Money can be tight these days.
That’s true for almost everyone. While there have been some positive signs recently when it comes to inflation, goods and services still cost significantly more than they did just two years ago, and headlines about even more economic hardships approaching in the near future are hard to miss.
All of this hits residents hard, and right in their wallets. But those who are living on a fixed income are even more at risk. According to the National Institute on Retirement Security, as of 2022, approximately 40% of individuals 60 years of age or older are relying solely on Social Security benefits for their income. With many receiving less than $2,000 per month, it doesn’t leave much in the way of wiggle room, especially if prices are going to continue to increase for everything from electricity to a dozen eggs at the grocery store.
Of course, this reality lends itself to much bigger questions about the economy, necessary changes to Social Security benefits, health care costs, and more, none of which can or will be decided in Cheshire by elected Cheshire officials. Yet, a small step in the right direction appears on the horizon at the Planning and Zoning Commission.
Late in February, the Commission discussed altering its accessory apartment requirements to provide for an easier and less-expensive approval process. Essentially, the change would keep in place all current requirements for building permits and code compliance, but would change the public hearing portion to save the applicant both time and money.
This may be a small action in the grand scheme of things, but local municipalities can do plenty of “small” things to help equal significant savings. And in this case, helping to ease even a small financial burden can help in the long run, especially when it comes to accessory apartments.
Providing a space for a relative, especially someone retired and living on a fixed income, has long been a familial tradition. But now, given the state of the economy, it makes more sense than ever to create such living environments, if a family has the means and the space to do so. Of course, there needs to continue to be limitations on the size and use of these apartments, but taking away some of the “red tape” required to erect such a structure, especially when those steps don’t really do anything to protect the surrounding neighborhood, could clear the way for more families to provide better conditions for their loved ones.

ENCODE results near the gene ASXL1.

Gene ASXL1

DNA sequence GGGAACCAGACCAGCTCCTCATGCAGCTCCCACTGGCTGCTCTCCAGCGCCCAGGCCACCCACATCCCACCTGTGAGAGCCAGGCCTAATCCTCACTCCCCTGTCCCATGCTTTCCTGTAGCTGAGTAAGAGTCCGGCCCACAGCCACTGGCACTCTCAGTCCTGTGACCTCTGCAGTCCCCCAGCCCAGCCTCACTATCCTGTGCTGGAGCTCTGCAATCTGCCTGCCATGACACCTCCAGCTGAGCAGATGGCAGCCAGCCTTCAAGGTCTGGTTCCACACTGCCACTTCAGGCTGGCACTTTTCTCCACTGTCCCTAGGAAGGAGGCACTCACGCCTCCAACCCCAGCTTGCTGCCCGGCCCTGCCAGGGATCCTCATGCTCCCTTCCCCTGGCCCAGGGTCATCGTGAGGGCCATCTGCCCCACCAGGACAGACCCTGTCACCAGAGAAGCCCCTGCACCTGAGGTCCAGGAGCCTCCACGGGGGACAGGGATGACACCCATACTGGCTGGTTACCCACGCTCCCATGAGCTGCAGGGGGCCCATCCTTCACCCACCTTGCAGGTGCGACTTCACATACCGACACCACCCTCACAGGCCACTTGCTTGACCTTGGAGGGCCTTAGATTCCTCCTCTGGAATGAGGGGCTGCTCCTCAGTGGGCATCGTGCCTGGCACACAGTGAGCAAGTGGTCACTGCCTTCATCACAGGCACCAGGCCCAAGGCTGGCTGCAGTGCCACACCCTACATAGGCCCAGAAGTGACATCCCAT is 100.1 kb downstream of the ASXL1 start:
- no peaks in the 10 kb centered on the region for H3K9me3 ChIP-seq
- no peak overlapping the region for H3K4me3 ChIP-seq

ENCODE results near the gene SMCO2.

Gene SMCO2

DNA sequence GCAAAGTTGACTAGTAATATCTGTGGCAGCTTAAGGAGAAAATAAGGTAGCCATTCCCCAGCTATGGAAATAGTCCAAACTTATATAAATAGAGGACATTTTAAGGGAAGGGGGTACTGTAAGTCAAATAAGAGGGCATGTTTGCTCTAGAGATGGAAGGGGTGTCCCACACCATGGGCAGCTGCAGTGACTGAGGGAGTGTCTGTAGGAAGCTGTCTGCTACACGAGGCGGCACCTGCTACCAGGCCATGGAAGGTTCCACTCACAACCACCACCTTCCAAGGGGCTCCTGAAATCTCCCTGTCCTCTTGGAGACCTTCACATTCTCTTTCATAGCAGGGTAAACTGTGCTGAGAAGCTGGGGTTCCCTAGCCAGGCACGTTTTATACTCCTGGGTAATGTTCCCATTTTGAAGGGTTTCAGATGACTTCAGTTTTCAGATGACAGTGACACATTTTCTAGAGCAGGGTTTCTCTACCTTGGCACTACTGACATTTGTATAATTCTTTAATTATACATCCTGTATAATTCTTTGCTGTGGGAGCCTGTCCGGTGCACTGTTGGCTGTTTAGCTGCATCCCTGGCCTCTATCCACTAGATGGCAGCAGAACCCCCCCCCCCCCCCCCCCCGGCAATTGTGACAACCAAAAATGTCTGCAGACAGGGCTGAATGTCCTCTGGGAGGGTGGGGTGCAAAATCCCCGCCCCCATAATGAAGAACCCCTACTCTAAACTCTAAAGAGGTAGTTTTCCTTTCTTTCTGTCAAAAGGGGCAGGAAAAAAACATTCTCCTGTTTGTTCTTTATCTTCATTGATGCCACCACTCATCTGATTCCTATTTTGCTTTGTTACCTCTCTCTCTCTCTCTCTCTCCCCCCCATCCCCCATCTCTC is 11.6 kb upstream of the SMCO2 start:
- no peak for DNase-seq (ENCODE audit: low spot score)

The PZC also must ensure that current regulations align neatly with those of the state when it comes to accessory apartments, so that there are no complications for residents when pursuing a new structure on their property.
Such a living arrangement won’t work for everyone or everywhere in town. The PZC must continue to enforce restrictions that ensure huge “accessory” homes are not going up all across town, in places they shouldn’t. But the world is changing and so is our need to rethink how we live, where we live, and how we ensure that loved ones are cared for in their elderly years.
For centuries, generations of families would live under the same roof, helping to provide for each other. That model changed dramatically in the 20th century as children chose to strike out on their own, away from parents and their birth home.
But now, it seems another change is taking place, driven in part by economic uncertainty. From 2005 to 2009, family households added approximately 3.8 million extended family members, from adult siblings and in-laws to cousins and nephews, a trend that doesn’t seem to be abating anytime soon. The number of households with two or more adult generations has quadrupled over the past five decades, according to a Pew Research Center survey from last year.
So it would make sense for Cheshire and other municipalities to make the construction of accessory apartments, where appropriate, easier. It will be keeping with the times.